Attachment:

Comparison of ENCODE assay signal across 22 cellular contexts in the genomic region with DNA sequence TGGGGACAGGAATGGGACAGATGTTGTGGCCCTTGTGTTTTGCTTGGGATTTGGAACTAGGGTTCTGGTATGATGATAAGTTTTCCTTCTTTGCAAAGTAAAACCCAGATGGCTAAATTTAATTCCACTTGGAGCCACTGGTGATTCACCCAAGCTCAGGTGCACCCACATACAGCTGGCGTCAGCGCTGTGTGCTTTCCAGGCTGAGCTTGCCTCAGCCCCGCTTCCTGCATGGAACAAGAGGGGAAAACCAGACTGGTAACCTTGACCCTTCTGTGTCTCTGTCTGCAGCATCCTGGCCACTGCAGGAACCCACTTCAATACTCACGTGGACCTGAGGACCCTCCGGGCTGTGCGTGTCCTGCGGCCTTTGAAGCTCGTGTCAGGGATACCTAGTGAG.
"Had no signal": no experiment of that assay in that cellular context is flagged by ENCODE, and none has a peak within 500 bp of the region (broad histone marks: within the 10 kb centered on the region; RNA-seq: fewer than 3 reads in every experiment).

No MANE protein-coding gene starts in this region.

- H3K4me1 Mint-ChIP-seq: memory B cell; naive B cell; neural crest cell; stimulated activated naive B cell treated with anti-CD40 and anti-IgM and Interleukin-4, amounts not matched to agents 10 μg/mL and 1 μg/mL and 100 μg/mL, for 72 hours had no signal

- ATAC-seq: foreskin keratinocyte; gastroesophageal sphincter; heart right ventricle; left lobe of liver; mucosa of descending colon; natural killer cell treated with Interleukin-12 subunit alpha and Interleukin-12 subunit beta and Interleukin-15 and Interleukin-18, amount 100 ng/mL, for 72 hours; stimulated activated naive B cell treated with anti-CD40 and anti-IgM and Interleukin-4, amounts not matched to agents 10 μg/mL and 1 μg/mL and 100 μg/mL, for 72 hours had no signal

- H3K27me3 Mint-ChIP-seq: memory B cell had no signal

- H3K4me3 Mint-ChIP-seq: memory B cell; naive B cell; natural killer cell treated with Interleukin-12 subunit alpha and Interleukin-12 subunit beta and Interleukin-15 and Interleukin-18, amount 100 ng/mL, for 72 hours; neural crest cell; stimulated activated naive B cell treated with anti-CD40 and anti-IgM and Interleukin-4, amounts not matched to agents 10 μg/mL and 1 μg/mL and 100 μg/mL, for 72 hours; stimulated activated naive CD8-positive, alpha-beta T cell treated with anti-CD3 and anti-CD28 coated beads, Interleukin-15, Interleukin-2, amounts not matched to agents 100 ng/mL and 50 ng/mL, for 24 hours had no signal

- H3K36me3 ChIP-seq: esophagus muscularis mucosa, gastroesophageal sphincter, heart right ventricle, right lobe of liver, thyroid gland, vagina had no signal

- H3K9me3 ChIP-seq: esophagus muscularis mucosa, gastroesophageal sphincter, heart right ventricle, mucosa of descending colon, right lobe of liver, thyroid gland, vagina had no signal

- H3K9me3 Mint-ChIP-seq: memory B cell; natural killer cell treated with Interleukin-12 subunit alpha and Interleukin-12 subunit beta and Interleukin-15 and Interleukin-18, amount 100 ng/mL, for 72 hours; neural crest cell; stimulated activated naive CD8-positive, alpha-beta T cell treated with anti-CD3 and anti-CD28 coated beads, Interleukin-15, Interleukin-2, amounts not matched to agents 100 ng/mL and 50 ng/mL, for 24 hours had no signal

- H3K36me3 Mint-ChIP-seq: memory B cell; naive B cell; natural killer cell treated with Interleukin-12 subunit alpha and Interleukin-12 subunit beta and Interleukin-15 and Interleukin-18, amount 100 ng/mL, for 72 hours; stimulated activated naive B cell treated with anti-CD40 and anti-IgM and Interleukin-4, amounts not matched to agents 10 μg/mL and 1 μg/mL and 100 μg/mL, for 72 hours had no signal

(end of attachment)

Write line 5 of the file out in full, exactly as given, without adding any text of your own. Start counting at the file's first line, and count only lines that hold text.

- ATAC-seq: foreskin keratinocyte; gastroesophageal sphincter; heart right ventricle; left lobe of liver; mucosa of descending colon; natural killer cell treated with Interleukin-12 subunit alpha and Interleukin-12 subunit beta and Interleukin-15 and Interleukin-18, amount 100 ng/mL, for 72 hours; stimulated activated naive B cell treated with anti-CD40 and anti-IgM and Interleukin-4, amounts not matched to agents 10 μg/mL and 1 μg/mL and 100 μg/mL, for 72 hours had no signal